Working Programmatically with Media Player in PowerPoint

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Getting Started with Media in PowerPoint: Learn how to work with various video operations by using Media Player in Microsoft PowerPoint 2010.

Last modified: May 10, 2011

Applies to: Office 2010 | PowerPoint 2010 | VBA

In this article
Add a Sample Video File to a Presentation
Add a Standard Module to a PowerPoint Presentation
Add the Code to the Visual Basic Editor
Run the Code
Next Steps

Published:   April 2011

Provided by:    Frank Rice, Microsoft Corporation

Windows Media Player provides an intuitive, easy-to-use interface to play and organize digital media files. You can also create CDs of your favorite music, transfer music from CDs, and perform many other tasks. In this topic, you work programmatically with some of the different options that are available for Media Player in Microsoft PowerPoint 2010. To complete this task, you must do the following:

In this task, you insert a sample video file into a PowerPoint 2010 presentation.

To insert a video file

  1. Download the Microsoft Office PowerPoint 2003 sample video.

  2. Start PowerPoint.

  3. On the Insert menu, click Video, and then click Video from File.

  4. Navigate to the sample video file, and then click Insert.

After you add the video, play it to make sure that there are no problems.

In this task, you open a PowerPoint 2010 presentation, open the Visual Basic Editor, and then insert a standard module.

To add a standard module to a PowerPoint presentation

  1. Start PowerPoint.

  2. On the Developer tab, click Visual Basic to open the Visual Basic Editor.

    Note Note

    If you do not see the Developer tab in PowerPoint, click the File tab, and then click Options. In the categories pane, click Popular, select Show Developer tab in the Ribbon, and then click OK.

  3. On the Insert menu, click Module. This adds Module1 to the Projects pane on the left side of the Visual Basic Editor.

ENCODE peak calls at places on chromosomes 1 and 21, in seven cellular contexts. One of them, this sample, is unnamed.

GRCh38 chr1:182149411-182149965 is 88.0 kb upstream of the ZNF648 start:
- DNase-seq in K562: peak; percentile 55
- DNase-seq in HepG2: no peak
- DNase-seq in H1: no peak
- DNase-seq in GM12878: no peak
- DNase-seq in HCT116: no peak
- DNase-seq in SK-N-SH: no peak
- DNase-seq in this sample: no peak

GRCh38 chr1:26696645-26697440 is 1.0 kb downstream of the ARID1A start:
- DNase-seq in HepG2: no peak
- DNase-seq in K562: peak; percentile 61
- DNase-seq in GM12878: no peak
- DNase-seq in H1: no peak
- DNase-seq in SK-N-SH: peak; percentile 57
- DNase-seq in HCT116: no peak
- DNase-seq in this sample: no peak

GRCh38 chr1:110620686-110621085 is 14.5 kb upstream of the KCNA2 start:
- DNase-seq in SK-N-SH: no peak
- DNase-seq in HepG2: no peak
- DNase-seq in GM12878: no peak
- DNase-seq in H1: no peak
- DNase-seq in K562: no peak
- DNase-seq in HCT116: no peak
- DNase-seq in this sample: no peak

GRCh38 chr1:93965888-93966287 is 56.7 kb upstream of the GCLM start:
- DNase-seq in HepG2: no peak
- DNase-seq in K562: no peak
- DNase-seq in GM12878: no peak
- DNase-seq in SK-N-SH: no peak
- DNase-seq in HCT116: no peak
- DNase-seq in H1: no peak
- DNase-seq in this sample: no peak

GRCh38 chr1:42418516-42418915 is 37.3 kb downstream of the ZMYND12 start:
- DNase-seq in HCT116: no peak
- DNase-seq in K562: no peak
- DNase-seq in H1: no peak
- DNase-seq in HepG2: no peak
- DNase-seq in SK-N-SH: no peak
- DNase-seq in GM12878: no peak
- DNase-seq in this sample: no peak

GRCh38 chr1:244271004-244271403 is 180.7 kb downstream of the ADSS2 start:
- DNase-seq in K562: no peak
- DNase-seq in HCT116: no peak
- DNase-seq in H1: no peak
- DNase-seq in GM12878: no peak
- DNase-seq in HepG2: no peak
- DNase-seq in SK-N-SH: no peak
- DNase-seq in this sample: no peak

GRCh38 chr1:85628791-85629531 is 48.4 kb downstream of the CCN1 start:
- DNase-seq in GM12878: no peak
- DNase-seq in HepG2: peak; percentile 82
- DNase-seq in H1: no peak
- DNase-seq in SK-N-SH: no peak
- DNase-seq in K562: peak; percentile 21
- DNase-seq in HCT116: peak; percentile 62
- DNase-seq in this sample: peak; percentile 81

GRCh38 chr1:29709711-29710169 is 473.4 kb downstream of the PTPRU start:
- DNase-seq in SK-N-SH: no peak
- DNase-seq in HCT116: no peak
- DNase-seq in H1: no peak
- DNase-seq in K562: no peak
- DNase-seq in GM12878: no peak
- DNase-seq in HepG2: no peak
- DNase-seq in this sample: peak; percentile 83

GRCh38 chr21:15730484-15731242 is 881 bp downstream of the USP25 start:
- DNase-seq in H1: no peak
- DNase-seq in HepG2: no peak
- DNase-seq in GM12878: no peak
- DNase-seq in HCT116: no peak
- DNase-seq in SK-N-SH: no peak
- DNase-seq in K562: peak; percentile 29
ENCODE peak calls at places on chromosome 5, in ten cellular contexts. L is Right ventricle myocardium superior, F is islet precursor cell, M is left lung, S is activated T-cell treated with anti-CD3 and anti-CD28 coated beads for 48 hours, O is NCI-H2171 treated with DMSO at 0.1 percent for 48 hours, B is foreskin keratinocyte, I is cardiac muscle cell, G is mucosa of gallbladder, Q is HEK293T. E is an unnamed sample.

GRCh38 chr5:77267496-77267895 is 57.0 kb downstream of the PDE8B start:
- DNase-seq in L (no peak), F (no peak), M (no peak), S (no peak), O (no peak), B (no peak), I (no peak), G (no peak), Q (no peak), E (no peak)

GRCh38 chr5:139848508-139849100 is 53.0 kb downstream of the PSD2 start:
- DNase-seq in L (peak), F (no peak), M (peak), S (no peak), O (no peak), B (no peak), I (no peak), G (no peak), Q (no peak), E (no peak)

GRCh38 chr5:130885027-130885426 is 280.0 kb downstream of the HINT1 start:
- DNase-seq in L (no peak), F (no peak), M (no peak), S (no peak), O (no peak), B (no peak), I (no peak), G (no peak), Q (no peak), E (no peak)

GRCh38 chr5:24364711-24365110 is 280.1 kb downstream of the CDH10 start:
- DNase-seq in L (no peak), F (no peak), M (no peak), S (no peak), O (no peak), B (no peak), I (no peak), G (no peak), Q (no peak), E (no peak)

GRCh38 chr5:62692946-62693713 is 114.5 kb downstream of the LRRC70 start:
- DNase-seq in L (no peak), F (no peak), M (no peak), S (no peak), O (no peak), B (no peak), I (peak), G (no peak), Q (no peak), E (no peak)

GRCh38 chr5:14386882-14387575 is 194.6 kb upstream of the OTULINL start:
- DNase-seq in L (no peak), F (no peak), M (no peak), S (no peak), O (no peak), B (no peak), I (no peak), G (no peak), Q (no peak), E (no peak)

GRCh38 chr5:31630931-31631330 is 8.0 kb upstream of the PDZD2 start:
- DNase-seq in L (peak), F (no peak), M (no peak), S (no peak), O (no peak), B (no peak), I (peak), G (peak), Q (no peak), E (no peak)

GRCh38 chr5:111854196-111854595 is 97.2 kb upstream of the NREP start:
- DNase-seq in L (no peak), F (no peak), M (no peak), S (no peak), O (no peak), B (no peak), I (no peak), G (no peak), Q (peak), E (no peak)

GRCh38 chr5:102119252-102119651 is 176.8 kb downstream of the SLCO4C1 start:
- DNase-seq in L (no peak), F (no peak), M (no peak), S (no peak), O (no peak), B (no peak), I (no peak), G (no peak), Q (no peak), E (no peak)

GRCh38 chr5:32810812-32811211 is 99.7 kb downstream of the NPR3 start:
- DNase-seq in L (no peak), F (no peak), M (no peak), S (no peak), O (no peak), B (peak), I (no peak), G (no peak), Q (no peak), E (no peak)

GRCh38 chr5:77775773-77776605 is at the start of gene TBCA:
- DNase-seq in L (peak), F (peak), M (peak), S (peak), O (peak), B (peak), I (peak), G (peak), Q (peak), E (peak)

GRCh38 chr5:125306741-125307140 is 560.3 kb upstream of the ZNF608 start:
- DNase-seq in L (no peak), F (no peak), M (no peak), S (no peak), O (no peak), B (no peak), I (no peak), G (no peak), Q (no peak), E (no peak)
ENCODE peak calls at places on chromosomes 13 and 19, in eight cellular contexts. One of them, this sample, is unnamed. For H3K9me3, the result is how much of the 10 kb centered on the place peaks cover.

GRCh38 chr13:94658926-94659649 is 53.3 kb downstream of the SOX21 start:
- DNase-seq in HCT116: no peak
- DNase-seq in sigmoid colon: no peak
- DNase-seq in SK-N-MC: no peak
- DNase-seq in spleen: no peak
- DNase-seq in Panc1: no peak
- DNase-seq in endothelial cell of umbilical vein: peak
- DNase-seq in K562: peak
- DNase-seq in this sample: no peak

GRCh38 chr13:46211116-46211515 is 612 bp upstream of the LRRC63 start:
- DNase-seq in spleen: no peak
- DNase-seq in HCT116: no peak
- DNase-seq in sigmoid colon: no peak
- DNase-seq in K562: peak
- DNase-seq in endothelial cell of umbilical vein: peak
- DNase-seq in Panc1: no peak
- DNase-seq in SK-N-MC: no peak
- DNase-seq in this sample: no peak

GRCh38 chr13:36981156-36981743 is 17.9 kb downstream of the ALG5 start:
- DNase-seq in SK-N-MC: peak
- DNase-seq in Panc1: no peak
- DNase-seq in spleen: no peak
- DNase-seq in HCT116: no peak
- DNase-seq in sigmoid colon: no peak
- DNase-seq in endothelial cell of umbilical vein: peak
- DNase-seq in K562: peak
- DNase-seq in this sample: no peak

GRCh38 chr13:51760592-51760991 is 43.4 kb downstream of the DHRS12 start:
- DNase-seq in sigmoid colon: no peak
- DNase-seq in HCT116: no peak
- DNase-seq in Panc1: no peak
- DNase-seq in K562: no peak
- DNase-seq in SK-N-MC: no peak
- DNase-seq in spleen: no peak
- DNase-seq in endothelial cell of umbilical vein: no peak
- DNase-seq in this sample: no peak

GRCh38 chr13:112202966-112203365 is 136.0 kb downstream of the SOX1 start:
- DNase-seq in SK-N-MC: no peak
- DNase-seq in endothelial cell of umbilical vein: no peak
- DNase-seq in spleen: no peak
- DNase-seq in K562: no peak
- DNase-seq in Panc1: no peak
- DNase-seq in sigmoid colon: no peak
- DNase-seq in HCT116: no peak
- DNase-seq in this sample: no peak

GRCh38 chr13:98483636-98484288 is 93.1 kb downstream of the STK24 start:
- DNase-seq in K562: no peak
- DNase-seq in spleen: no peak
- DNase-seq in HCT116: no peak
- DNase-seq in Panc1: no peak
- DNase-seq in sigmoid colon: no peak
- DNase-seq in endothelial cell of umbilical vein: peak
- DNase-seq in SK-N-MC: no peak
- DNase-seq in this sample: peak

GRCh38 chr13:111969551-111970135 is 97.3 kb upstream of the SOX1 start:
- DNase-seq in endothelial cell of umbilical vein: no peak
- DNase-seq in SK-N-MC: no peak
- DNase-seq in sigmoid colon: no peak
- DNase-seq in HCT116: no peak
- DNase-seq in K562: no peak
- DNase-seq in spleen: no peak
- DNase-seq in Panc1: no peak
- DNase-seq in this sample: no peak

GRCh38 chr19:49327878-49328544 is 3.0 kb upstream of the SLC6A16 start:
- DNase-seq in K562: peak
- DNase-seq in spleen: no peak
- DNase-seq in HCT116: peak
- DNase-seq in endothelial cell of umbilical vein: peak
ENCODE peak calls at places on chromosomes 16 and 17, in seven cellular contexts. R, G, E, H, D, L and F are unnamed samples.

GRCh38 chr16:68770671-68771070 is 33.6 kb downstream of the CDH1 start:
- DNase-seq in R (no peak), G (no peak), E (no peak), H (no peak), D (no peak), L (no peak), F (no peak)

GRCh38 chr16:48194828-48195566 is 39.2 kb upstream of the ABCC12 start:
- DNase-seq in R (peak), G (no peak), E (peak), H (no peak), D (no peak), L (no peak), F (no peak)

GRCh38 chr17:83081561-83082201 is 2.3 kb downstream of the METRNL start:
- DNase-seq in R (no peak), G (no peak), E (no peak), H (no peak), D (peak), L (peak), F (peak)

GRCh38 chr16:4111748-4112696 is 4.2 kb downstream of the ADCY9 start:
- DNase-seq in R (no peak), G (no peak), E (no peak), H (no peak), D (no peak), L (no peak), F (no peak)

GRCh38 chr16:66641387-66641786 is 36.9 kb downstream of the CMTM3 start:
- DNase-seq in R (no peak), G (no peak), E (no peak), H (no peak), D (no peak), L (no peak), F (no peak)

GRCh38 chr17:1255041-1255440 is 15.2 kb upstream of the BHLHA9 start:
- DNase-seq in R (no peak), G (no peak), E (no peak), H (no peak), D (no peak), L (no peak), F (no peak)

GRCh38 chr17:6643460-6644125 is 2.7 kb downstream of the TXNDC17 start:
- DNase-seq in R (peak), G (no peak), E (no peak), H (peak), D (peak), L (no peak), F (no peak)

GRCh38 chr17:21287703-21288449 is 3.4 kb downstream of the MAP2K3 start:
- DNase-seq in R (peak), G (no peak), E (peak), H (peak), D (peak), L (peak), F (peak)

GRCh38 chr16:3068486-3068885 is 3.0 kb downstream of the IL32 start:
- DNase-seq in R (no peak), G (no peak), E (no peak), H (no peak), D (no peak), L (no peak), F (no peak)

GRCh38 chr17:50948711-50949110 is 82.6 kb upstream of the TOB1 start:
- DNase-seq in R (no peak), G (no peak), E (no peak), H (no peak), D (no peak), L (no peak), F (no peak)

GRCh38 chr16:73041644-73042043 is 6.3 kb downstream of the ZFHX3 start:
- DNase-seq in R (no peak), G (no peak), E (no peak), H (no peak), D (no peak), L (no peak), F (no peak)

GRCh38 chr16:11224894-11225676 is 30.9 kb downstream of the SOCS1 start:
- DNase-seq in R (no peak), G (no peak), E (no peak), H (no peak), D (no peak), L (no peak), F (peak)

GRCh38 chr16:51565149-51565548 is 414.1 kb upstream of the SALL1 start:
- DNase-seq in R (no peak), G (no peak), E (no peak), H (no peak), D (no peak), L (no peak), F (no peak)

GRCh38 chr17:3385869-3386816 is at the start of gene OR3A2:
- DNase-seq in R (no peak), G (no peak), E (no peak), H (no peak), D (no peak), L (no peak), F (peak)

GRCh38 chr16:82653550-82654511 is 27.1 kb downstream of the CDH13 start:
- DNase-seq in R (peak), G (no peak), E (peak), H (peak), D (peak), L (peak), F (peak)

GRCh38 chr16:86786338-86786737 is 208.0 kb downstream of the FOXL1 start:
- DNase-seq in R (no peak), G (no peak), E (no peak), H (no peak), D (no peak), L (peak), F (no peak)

In this task, you add code that sets up different bookmarks in the video and contains modules that use different methods of the Player class.

To add code to the Visual Basic Editor

  1. In the Projects pane, click Module1.

  2. Paste or type the following Microsoft Visual Basic for Applications (VBA) code into the module window.

    Private shapeID As Integer
    Private plyr As Player
    Sub TestPlayer()
        Dim shp As Shape
        For Each shp In ActivePresentation.Slides(1).Shapes
            ' Find the first media shape on the slide:
            If shp.Type = msoMedia Then
                shapeID =
                Exit For
            End If
        Next shp
        ' Add some bookmarks to the media. Delete all existing bookmarks
        ' first, so you can execute this code multiple times.
        Dim i As Integer
        With shp.MediaFormat
            For i = .MediaBookmarks.Count To 1 Step -1
            Next i
        End With
        With shp.MediaFormat.MediaBookmarks
            .Add 1000, "Bookmark 1"
            .Add 5000, "Bookmark 2"
            .Add 8000, "Bookmark 3"
        End With
        ' Store away a reference to the Player instance.
        Set plyr = Application.Windows(1).View.Player(shapeID)
    End Sub
    Sub Play()
    End Sub
    Sub Pause()
    End Sub
    Sub GotoNextBookmark()
    End Sub
    Sub GotoPreviousBookmark()
    End Sub
    Sub GotoPosition()
        plyr.CurrentPosition = 4000
    End Sub

In this task, you run the VBA code that sets up the video. You then run the different methods of the Player class and watch the results in Media Player.

To run the setup code

  • In the Visual Basic Editor, place the cursor in TestPlayer, and then press F5 to run the procedure. This adds bookmarks to the video.

In the following steps, you run each module to see its effects on Media Player. The best way to see the code in action is to place the Visual Basic Editor window next to the PowerPoint window.

To step through the code

  1. Drag the Visual Basic Editor window to the right side of your monitor.

  2. Drag the PowerPoint window to the left side of the monitor and adjust both windows until you can see them both.

  3. Click the Visual Basic Editor window, place the cursor in a module, and then press the F5 key to run the code. Watch how the code affects the video. Repeat this step for each module.